As stated by Wikipedia:
A sufficient statistic is minimal sufficient if it can be represented as a function of any other sufficient statistic. In other words, $S(X)$ is minimal sufficient if and only if $S(X)$ is sufficient, and if $T(X)$ is sufficient, then there exists a function f such that $S(X) = f(T(X))$. Intuitively, a minimal sufficient statistic most efficiently captures all possible information about the parameter $\theta$.
I have some trouble understanding the full meaning of "minimal"
What I don't get is, what happens if we have a third sufficient statistic, that we call $U(X)$ such that:
In this case are both $U(X)$ and $S(X)$ minimal? I ask this because minimal makes me think that it must be the "most minimal" so there can be only one (group) of minimal statistics.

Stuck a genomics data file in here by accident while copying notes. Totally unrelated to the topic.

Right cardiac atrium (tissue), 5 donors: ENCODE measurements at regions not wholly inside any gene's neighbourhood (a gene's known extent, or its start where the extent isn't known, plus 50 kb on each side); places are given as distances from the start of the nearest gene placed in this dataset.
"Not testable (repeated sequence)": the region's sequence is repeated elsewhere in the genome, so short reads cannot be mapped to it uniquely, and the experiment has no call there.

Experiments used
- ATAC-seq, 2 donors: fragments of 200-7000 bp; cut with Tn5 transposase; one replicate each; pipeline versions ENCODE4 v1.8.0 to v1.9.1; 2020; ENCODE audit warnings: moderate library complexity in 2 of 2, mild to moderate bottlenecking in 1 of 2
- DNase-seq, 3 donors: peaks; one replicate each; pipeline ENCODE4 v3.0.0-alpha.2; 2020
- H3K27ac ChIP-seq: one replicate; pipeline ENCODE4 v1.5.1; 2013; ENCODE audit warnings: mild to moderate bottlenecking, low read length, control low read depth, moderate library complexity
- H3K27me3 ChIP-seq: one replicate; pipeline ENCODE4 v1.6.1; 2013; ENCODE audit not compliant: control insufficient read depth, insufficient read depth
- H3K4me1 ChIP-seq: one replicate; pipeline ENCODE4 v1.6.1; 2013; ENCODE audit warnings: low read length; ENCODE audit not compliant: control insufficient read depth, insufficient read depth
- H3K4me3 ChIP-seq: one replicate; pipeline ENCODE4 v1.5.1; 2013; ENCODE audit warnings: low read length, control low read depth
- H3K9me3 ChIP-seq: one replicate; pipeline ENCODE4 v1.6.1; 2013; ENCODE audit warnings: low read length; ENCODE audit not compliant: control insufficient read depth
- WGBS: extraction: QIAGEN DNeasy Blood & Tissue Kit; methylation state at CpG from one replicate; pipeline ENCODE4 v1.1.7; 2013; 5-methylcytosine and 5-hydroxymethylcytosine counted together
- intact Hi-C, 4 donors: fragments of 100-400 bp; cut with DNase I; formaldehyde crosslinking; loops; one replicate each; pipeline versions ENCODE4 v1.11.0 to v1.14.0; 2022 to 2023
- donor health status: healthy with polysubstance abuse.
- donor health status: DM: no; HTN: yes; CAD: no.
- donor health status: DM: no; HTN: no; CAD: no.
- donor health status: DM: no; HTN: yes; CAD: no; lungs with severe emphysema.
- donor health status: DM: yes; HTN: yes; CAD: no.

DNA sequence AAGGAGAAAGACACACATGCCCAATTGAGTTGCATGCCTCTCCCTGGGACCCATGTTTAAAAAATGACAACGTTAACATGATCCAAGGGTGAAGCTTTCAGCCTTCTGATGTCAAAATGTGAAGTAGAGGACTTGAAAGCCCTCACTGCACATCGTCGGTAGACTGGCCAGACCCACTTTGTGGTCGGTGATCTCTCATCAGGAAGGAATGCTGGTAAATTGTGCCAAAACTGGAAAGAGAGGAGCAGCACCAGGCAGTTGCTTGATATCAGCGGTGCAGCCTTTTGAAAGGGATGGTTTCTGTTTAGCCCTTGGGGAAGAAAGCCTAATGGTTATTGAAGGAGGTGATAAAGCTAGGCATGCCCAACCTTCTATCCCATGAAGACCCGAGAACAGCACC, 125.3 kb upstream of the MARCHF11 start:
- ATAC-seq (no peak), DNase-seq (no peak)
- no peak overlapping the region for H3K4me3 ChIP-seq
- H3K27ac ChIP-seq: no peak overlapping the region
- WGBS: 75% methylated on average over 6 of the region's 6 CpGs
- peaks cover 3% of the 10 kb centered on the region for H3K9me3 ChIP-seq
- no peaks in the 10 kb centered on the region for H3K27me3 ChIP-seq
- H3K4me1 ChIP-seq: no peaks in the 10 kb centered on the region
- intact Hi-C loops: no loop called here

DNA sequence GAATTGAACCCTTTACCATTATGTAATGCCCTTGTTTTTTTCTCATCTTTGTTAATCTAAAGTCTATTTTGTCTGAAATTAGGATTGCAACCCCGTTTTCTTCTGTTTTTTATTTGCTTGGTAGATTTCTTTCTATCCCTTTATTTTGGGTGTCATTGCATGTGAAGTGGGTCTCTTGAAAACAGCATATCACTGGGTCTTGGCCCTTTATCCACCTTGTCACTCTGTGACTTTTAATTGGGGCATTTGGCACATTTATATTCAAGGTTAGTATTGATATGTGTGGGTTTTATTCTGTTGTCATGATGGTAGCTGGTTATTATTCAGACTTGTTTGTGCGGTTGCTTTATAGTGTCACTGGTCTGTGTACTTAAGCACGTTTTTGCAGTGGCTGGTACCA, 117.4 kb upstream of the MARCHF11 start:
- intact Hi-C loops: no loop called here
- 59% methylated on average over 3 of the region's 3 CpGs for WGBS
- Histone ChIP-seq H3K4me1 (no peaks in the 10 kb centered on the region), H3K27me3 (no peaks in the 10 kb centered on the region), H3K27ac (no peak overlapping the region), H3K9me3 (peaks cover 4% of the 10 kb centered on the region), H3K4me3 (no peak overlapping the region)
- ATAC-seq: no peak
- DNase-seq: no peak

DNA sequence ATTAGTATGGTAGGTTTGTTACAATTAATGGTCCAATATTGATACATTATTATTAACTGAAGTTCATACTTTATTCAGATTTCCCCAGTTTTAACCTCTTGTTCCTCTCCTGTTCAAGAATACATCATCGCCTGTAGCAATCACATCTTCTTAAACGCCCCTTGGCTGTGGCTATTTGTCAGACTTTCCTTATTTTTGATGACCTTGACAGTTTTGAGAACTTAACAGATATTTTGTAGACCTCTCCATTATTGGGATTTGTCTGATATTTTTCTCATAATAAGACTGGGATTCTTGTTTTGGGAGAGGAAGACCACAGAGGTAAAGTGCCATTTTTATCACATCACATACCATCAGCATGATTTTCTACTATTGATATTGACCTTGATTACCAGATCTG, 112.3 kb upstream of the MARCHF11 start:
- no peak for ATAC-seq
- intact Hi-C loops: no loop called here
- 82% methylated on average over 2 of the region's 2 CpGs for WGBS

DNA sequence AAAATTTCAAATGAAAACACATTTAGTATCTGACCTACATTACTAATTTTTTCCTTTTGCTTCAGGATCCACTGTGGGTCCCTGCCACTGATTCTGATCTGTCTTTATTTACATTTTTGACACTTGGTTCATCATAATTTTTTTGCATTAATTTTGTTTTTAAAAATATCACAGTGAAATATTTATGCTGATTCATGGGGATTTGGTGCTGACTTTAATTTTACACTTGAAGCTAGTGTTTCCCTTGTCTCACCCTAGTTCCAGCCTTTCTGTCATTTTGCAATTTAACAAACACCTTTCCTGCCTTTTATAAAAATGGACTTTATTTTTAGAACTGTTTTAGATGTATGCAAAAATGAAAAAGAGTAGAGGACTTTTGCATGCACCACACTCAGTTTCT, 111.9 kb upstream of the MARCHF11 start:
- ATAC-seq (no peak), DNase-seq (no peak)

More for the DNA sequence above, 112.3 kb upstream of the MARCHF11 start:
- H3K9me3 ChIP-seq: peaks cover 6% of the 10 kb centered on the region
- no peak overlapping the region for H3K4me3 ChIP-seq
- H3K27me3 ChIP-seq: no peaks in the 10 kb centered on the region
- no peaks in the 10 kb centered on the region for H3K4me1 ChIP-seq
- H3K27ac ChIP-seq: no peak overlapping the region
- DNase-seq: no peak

If I am not wrong if f or g are invertible Then the three sufficient statistics are all minimal but in this case they all belong to the same group. In the case f and g are not invertible,the three statistics: $U(X),S(X),T(X)$ have all different efficiency in capturing information